This case study reflects on the development and impact of the Sex Worker Implementation Tool (SWIT), and NSWP's role in this process. The SWIT resource, produced by the World Health Organization, provides practical guidance for implementing effective HIV and STI programmes for sex workers. It emphasizes the importance of decriminalisation of sex work, the involvement of sex workers in developing policy, and the empowerment and self-determination of sex working communities as a fundamental part of the fight against HIV. An accessible 24-page Smart Guide to the SWIT is also available.
This is a Community Guide to the Advocacy Toolkit: The Real Impact of the Swedish Model on Sex Workers, a collection of papers on the harmful Swedish model. It can be used to challenge the widespread promotion of this detrimental legal and political approach to the regulation of sex work.
The Sex Workers' Rights Advocacy Network (SWAN) proudly presents A Guide For Sex Worker Human Rights Defenders. This publication is aimed at sex workers of all genders and backgrounds, sex worker projects, human rights organizations and advocates. It contains practical information on how to start human rights documenting projects, to organize human rights campaigns and to use formal human rights mechanisms.
The Smart Sex Worker’s Guide to SWIT provides a short summary of the key points in Sex Worker Implemetation Tool (SWIT). The Sex Worker Implementation Tool (SWIT) offers practical guidance on effective HIV and STI programming for sex workers. It provides evidence for the necessity of decriminalisation of sex work, the involvement of sex workers in developing policy, and the empowerment and self-determination of sex work communities as a fundamental part of the fight against HIV. This resource is based on the WHO, UNFPA, UNAIDS and NSWP 2012 recommendations on HIV and Sex Work. The guide can be used by sex workers and sex worker organisations who are designing or running programmes for sex workers. It may also be useful as an advocacy tool when advocating for rights-based services.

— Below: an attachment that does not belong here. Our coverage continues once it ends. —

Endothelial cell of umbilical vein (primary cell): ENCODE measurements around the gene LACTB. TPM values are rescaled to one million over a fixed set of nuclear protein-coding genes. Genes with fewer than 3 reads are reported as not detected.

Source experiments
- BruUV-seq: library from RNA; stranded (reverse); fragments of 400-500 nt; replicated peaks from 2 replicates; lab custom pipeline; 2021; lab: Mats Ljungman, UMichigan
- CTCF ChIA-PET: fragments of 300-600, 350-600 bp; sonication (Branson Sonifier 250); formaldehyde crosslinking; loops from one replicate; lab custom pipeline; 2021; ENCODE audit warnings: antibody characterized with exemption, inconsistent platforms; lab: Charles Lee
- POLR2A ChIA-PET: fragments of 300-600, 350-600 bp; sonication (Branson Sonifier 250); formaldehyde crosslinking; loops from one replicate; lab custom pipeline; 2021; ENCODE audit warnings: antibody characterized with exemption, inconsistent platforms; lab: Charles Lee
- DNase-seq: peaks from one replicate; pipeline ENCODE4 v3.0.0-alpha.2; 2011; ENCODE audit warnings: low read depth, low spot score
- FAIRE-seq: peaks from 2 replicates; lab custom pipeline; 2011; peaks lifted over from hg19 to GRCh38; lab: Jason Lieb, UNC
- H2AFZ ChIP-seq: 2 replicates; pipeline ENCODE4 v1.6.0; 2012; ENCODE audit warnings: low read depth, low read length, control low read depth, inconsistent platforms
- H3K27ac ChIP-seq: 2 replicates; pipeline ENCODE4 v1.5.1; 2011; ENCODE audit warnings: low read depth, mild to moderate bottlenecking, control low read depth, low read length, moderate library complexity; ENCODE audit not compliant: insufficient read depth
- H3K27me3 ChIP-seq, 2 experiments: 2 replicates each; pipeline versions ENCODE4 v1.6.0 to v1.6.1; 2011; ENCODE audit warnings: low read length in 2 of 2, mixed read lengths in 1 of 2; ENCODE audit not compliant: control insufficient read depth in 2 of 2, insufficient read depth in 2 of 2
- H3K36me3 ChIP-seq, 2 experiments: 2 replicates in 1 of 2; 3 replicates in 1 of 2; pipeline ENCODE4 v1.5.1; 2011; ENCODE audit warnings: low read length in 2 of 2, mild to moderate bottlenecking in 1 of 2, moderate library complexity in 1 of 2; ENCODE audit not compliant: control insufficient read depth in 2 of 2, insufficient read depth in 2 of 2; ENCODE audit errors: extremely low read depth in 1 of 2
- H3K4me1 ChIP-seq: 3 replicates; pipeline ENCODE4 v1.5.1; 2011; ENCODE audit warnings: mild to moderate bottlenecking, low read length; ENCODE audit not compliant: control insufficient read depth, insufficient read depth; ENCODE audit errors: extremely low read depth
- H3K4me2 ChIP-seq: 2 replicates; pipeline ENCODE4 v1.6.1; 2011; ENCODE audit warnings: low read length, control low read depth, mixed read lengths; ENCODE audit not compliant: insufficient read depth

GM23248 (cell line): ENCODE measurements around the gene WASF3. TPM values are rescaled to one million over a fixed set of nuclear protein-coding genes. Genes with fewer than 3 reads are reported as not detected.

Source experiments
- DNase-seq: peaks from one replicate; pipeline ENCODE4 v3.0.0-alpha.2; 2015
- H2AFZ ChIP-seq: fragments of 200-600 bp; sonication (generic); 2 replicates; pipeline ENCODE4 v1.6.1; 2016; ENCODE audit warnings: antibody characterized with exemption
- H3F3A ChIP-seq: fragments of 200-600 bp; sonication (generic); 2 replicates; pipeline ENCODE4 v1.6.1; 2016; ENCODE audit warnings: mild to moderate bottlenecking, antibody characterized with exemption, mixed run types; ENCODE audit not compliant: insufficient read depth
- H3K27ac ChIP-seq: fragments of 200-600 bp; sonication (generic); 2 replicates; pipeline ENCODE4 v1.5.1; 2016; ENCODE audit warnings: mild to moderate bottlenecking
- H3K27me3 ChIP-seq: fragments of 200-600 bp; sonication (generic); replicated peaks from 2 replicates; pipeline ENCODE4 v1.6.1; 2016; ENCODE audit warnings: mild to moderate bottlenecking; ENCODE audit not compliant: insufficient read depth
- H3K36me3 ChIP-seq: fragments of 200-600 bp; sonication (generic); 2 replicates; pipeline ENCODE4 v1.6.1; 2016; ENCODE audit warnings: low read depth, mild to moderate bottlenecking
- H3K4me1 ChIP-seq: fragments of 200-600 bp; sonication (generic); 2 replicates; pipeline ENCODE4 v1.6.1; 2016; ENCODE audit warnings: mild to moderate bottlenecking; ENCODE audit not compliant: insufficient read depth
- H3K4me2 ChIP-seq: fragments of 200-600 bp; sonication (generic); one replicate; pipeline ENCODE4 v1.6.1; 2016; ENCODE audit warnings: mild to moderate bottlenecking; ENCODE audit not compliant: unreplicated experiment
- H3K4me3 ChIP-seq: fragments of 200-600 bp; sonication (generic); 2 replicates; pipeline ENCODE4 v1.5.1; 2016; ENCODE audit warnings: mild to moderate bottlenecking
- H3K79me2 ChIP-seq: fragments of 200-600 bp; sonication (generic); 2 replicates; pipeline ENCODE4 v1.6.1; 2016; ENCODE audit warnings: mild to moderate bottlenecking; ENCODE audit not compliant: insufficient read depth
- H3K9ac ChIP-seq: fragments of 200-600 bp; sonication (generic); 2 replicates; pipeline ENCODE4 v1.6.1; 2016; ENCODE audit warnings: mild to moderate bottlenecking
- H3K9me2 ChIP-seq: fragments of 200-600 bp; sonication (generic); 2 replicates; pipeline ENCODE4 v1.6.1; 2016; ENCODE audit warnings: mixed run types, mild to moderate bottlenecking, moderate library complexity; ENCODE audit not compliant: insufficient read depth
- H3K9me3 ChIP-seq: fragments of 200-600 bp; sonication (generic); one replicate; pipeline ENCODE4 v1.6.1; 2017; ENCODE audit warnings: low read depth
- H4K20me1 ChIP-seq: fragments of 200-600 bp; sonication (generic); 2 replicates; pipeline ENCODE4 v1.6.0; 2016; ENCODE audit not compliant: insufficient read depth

The UK Network of Sex Work Projects, with women, men and transgender people working in the UK sex industry, developed this booklet on Safety Advice for Sex Workers in the UK. This booklet provides general and detailed safety advice for sex workers in different situations and different work places. It also includes information on ways to report bad clients and contact information for local sex worker projects in the UK.
This paper places the development of sex workers’ movements over the past two decades within the historical context of feminist discourses on violence against women. The paper discusses the importance of the discourse on violence against women in framing contemporary abolitionist campaigns that seek to criminalize sex work. It goes on to discuss the contemporary context, including the status of alliances and dialogue between women’s, LGBTQ, and sex workers’ movements, focusing on India.
The Know it, Prove it, Change it toolkit helps grassroots organisations in communities affected by HIV/AIDS to understand their basic rights, document rights abuses, and design and implement advocacy campaigns. T
The Global Network of People Living with HIV (GNP+), the International HIV/AIDS Alliance and STOP AIDS NOW! developed this Community Guide in response to the World Health Organization (WHO) 2013 ARV guidelines on the use of antiretroviral drugs for treating and preventing HIV. It aims to assist community leaders and civil society organisations to:
The Global Fund is rolling out a new approach to funding programs. The goal is to ensure efforts to fight AIDS, tuberculosis and malaria have the greatest possible impact. This updated approach is known as the “new funding model.” You can get more background information about the new funding model here.
This publication shares information, skills, and tactics for engaging with the media for those who want to achieve better and more effective media representation of sex workers. The guide is geared toward people who are interested in engaging with media because they want to make an impact – both in the ways sex workers are represented and in the institutional structures that negatively impact sex workers lives.